Saturday, September 13, 2014

Growing Community: Therapeutic Gardens for Adults with Autism Go Nationwide

A Chicago-based therapeutic gardening program designed to aid young adults with autism has caught the attention of the National Garden Bureau and may soon expand nationwide.

Students of Growing Solutions Farm get to learn all aspects of farming, like planting and harvesting vegetables, maintaining the farm, and cooking the foods they grow. However, like many therapeutic programs, the young farmers—aged 18 to 26 years—glean much more than agricultural know-how from their experience.

Says operations manager Gwenne Godwin, “This is a vocational farm, so we're teaching job skills. How to work with others, being on time, how to dress, how to do a resume. Those skills translate to any job. We're using the medium of agriculture to teach here.”

The 2.1 acre farm is part of the Julie+ Michael Tracy Family Foundation's Urban Autism Solutions program. Julie Tracy, who has a son with autism, knows firsthand that there are not enough programs that serve young adults on the spectrum.

“Most of them are floundering during these years, and one of our goals is to eliminating the floundering period and provide a more secure passage into adulthood,” Tracy says. “We feel if we can manage these years, we will have much better outcomes. We've already seen this to be true.”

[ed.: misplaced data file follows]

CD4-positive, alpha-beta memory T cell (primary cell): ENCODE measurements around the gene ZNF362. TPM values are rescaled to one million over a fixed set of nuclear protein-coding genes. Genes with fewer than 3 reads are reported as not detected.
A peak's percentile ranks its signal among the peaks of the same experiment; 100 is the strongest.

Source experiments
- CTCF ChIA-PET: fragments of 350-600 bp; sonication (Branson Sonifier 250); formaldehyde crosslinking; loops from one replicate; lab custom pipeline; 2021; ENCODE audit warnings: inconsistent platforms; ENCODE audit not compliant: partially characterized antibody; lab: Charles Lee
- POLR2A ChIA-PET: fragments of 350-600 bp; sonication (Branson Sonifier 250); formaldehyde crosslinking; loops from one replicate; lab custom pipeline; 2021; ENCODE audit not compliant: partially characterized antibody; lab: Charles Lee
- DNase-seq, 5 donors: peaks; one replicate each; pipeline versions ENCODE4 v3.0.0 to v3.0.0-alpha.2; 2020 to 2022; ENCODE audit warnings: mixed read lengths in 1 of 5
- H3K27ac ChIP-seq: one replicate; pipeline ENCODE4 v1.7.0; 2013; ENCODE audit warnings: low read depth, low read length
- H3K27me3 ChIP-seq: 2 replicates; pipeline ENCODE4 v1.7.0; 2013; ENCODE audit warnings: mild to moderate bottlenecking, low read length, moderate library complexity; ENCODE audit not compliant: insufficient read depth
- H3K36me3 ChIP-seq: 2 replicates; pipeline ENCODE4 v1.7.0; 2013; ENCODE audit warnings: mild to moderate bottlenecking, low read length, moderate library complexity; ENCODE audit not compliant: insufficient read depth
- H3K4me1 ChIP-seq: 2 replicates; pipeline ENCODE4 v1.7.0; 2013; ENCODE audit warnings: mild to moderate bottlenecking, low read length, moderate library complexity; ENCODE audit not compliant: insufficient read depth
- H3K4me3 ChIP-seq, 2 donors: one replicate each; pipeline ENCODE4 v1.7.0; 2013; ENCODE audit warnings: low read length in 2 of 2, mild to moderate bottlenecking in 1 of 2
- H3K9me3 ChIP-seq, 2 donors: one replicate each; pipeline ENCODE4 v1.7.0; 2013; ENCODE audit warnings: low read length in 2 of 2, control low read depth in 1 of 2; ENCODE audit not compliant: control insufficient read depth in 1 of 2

Young farmer Daniel Raviv can attest to this. Raviv hopes to one day become an animator, and he believes that the skills he is learning at Growing Solutions will help him get there. He has been part of Growing Solutions since May, traveling by himself via train and bus to get there. The solo commute and his garden work, he says, help him practice for getting a job and improve his work skills and methods.

In the future, if funding goals are met, the National Garden Bureau hopes to set up more therapeutic gardens like Growing Solutions across the country. These future gardens, however, will not only be for those with autism, but would open themselves to others in need, like veterans' groups.

It would be great to see more programs like this in Oregon! We are fortunate to have fun and pragmatic opportunities for adults with disabilities—PHAME, Happy Cup, On-the-Move, and (of course!) Mt. Hood Kiwanis Camp—but something agriculture-specific would thrive here, I think. How about you? What are your thoughts?

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